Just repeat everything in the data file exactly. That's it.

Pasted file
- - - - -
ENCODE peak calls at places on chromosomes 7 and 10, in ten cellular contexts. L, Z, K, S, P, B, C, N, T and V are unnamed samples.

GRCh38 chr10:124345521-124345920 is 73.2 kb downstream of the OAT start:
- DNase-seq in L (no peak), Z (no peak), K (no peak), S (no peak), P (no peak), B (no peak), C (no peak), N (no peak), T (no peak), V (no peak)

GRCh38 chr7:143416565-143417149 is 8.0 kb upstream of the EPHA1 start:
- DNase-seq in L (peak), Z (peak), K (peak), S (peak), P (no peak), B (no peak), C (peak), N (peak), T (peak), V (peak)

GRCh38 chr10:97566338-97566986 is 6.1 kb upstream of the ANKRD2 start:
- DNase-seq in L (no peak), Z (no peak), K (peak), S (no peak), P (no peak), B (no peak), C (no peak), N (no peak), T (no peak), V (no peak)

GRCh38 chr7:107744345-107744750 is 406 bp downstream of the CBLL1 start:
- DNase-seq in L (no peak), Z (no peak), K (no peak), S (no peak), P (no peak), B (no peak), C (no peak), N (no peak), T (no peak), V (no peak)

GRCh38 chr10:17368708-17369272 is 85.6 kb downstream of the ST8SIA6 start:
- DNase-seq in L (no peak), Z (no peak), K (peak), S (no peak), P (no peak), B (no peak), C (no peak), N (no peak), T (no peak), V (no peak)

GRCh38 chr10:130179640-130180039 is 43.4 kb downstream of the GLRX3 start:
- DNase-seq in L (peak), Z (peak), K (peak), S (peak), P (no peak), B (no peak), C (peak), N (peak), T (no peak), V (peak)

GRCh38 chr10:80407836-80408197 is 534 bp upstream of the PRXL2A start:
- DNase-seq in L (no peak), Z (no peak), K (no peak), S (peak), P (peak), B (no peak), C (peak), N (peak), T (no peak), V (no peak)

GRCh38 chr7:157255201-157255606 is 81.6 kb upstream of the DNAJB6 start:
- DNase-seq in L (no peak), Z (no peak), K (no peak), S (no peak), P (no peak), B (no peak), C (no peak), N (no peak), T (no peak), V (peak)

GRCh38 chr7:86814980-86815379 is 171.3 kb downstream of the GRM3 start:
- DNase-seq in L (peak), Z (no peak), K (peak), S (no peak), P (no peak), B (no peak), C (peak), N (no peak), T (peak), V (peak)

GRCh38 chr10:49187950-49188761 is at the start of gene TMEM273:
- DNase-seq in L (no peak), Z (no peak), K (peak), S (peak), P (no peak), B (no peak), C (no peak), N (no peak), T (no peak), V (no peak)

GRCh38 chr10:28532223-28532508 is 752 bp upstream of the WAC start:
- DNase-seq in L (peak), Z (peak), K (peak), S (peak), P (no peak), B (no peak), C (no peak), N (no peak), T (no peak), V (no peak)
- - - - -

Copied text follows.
ENCODE peak calls at places on chromosomes 7 and 10, in ten cellular contexts. L, Z, K, S, P, B, C, N, T and V are unnamed samples.

GRCh38 chr10:124345521-124345920 is 73.2 kb downstream of the OAT start:
- DNase-seq in L (no peak), Z (no peak), K (no peak), S (no peak), P (no peak), B (no peak), C (no peak), N (no peak), T (no peak), V (no peak)

GRCh38 chr7:143416565-143417149 is 8.0 kb upstream of the EPHA1 start:
- DNase-seq in L (peak), Z (peak), K (peak), S (peak), P (no peak), B (no peak), C (peak), N (peak), T (peak), V (peak)

GRCh38 chr10:97566338-97566986 is 6.1 kb upstream of the ANKRD2 start:
- DNase-seq in L (no peak), Z (no peak), K (peak), S (no peak), P (no peak), B (no peak), C (no peak), N (no peak), T (no peak), V (no peak)

GRCh38 chr7:107744345-107744750 is 406 bp downstream of the CBLL1 start:
- DNase-seq in L (no peak), Z (no peak), K (no peak), S (no peak), P (no peak), B (no peak), C (no peak), N (no peak), T (no peak), V (no peak)

GRCh38 chr10:17368708-17369272 is 85.6 kb downstream of the ST8SIA6 start:
- DNase-seq in L (no peak), Z (no peak), K (peak), S (no peak), P (no peak), B (no peak), C (no peak), N (no peak), T (no peak), V (no peak)

GRCh38 chr10:130179640-130180039 is 43.4 kb downstream of the GLRX3 start:
- DNase-seq in L (peak), Z (peak), K (peak), S (peak), P (no peak), B (no peak), C (peak), N (peak), T (no peak), V (peak)

GRCh38 chr10:80407836-80408197 is 534 bp upstream of the PRXL2A start:
- DNase-seq in L (no peak), Z (no peak), K (no peak), S (peak), P (peak), B (no peak), C (peak), N (peak), T (no peak), V (no peak)

GRCh38 chr7:157255201-157255606 is 81.6 kb upstream of the DNAJB6 start:
- DNase-seq in L (no peak), Z (no peak), K (no peak), S (no peak), P (no peak), B (no peak), C (no peak), N (no peak), T (no peak), V (peak)

GRCh38 chr7:86814980-86815379 is 171.3 kb downstream of the GRM3 start:
- DNase-seq in L (peak), Z (no peak), K (peak), S (no peak), P (no peak), B (no peak), C (peak), N (no peak), T (peak), V (peak)

GRCh38 chr10:49187950-49188761 is at the start of gene TMEM273:
- DNase-seq in L (no peak), Z (no peak), K (peak), S (peak), P (no peak), B (no peak), C (no peak), N (no peak), T (no peak), V (no peak)

GRCh38 chr10:28532223-28532508 is 752 bp upstream of the WAC start:
- DNase-seq in L (peak), Z (peak), K (peak), S (peak), P (no peak), B (no peak), C (no peak), N (no peak), T (no peak), V (no peak)